NTSB Identification: WPR09LA097
14 CFR Part 91: General Aviation
Accident occurred Tuesday, January 20, 2009 in Honolulu, HI
Probable Cause Approval Date: 10/19/2009
Aircraft: CESSNA 177B, registration: N30740
Injuries: 1 Minor,1 Uninjured.

NTSB investigators may not have traveled in support of this investigation and used data provided by various sources to prepare this aircraft accident report.

Shortly after takeoff, the pilot noticed that oil began to spray onto the windshield, which limited his visibility to only what he could see out of the left and right side windows. The pilot informed air traffic control of the situation and made a 180-degree turn back towards the airport. While returning to the airport, the pilot felt a severe vibration from the engine and shortly thereafter, the engine lost power. Due to the oil on the windshield obstructing his vision, the pilot overshot the runway and landed in a grassy area on the airport. The nose landing gear separated and the airplane nosed down. Post-accident examination of the engine revealed a hole in the top of the engine case above the number 3 cylinder. The propeller governor oil line was found fractured at the "B" nut securing it to the front of the crankcase. Both of the line's securing clamps were found broken. Examination of the engine logbook revealed that the last 100-hour inspection was completed about 89 hours before the accident. Federal Aviation Regulations stipulate that during a 100-hour or annual inspection, all engine lines, hoses, and clamps are to be inspected for leaks, improper condition, and looseness. Two days prior to the accident, an oil leak was reported on the aircraft. A mechanic reported that he determined the source of the oil leak was probably the crankshaft seal. He changed the crankshaft seal and test ran the engine with no oil leaks noted. The accident flight was the first flight after this repair.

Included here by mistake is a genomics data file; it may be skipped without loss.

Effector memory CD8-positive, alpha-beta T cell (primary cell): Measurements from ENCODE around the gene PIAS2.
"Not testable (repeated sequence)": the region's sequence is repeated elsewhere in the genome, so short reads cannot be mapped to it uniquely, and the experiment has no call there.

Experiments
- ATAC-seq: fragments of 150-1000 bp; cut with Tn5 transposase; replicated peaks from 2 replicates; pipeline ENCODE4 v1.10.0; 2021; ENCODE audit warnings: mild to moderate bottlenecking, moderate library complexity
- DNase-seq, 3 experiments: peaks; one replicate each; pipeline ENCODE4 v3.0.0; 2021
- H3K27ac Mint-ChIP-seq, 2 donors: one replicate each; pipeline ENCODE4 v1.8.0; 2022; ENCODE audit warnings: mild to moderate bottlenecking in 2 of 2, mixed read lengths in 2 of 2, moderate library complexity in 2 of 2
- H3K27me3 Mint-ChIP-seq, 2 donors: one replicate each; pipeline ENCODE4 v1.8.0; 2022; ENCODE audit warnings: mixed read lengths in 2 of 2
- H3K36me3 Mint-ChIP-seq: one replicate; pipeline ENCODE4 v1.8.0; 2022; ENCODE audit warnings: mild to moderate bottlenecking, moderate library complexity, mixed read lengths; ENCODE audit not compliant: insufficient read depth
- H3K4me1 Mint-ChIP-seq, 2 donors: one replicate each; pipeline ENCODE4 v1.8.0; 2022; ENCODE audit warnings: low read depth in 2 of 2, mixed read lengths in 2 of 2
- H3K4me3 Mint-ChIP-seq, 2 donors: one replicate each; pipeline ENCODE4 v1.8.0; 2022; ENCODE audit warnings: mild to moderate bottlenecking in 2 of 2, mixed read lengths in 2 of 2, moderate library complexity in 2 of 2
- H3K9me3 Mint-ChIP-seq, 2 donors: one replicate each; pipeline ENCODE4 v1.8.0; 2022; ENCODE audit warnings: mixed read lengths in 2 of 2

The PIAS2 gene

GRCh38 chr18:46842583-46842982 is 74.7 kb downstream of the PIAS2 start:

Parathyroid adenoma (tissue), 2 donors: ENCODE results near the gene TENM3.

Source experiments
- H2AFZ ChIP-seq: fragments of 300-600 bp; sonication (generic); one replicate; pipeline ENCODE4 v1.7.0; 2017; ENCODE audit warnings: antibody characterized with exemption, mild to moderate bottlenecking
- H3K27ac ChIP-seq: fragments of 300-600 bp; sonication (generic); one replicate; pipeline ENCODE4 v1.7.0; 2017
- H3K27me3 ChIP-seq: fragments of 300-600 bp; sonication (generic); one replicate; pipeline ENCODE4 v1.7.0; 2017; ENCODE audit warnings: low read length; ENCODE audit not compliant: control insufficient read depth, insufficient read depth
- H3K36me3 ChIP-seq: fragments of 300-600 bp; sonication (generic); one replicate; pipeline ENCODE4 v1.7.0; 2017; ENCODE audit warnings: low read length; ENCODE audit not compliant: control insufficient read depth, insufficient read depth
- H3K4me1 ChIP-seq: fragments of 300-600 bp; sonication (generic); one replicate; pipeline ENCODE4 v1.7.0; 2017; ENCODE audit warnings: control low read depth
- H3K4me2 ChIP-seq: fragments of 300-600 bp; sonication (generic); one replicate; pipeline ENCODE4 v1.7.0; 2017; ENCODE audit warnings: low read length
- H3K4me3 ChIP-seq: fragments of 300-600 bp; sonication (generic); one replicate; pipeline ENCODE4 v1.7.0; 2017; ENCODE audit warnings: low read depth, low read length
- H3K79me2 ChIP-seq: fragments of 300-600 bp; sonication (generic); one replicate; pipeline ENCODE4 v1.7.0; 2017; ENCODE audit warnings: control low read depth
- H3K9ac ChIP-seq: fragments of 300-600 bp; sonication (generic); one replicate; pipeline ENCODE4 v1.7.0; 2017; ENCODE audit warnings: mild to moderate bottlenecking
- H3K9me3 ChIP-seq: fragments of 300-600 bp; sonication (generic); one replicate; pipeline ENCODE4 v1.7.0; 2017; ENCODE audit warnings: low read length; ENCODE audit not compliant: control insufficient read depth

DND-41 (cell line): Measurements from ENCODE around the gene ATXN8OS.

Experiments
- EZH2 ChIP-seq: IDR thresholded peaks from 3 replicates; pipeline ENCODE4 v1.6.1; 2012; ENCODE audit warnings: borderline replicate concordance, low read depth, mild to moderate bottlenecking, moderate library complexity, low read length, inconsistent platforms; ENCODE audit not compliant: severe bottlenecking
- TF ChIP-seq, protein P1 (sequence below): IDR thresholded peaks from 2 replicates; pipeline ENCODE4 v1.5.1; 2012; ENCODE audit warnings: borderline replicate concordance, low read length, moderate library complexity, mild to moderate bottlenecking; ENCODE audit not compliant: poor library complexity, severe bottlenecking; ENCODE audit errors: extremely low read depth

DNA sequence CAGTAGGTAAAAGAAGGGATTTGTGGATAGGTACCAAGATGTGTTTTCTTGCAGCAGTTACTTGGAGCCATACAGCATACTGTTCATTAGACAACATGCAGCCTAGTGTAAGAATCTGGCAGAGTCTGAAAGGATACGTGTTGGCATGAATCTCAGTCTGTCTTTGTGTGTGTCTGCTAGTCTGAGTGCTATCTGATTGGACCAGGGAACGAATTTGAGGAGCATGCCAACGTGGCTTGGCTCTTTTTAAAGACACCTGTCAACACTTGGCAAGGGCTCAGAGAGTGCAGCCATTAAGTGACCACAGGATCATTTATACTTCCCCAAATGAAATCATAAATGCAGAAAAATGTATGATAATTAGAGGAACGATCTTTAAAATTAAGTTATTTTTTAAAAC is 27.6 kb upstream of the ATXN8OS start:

The National Transportation Safety Board determines the probable cause(s) of this accident to be:

An oil starvation induced catastrophic engine failure due to the fracture and separation of the propeller governor oil line, which was a result of inadequate inspection by maintenance personnel.

Full narrative available

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